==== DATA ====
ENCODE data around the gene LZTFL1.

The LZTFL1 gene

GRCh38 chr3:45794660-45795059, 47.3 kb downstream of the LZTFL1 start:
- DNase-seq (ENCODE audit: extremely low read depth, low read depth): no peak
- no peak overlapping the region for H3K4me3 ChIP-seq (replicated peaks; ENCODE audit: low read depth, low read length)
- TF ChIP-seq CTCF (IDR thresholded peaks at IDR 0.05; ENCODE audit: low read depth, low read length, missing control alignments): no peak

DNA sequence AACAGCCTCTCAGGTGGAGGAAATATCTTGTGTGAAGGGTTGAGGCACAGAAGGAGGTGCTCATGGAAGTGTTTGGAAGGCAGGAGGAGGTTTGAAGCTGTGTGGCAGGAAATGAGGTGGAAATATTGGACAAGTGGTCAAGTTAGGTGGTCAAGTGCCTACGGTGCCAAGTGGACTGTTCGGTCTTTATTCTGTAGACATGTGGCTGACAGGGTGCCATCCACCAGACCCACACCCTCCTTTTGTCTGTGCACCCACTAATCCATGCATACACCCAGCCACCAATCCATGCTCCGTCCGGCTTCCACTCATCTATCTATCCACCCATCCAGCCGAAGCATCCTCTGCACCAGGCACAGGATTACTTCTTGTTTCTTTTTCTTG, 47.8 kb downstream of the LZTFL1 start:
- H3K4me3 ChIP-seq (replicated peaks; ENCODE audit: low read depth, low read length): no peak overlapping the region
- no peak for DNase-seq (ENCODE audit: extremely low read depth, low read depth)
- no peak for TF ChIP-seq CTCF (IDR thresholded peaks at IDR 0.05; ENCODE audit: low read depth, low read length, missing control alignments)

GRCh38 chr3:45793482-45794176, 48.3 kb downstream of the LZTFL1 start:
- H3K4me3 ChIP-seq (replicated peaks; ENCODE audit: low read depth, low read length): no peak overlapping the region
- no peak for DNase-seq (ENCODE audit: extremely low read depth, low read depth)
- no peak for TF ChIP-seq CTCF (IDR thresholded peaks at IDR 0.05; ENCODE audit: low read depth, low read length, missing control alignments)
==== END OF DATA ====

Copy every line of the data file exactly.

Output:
ENCODE data around the gene LZTFL1.

The LZTFL1 gene

GRCh38 chr3:45794660-45795059, 47.3 kb downstream of the LZTFL1 start:
- DNase-seq (ENCODE audit: extremely low read depth, low read depth): no peak
- no peak overlapping the region for H3K4me3 ChIP-seq (replicated peaks; ENCODE audit: low read depth, low read length)
- TF ChIP-seq CTCF (IDR thresholded peaks at IDR 0.05; ENCODE audit: low read depth, low read length, missing control alignments): no peak

DNA sequence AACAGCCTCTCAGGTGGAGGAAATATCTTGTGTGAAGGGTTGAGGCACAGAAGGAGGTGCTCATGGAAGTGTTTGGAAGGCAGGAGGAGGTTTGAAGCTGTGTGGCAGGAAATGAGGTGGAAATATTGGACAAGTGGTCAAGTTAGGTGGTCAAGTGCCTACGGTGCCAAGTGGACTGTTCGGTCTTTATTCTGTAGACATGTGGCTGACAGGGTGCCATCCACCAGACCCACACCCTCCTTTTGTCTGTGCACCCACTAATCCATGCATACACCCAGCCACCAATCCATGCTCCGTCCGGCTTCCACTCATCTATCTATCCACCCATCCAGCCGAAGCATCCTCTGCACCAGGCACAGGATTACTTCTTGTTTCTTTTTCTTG, 47.8 kb downstream of the LZTFL1 start:
- H3K4me3 ChIP-seq (replicated peaks; ENCODE audit: low read depth, low read length): no peak overlapping the region
- no peak for DNase-seq (ENCODE audit: extremely low read depth, low read depth)
- no peak for TF ChIP-seq CTCF (IDR thresholded peaks at IDR 0.05; ENCODE audit: low read depth, low read length, missing control alignments)

GRCh38 chr3:45793482-45794176, 48.3 kb downstream of the LZTFL1 start:
- H3K4me3 ChIP-seq (replicated peaks; ENCODE audit: low read depth, low read length): no peak overlapping the region
- no peak for DNase-seq (ENCODE audit: extremely low read depth, low read depth)
- no peak for TF ChIP-seq CTCF (IDR thresholded peaks at IDR 0.05; ENCODE audit: low read depth, low read length, missing control alignments)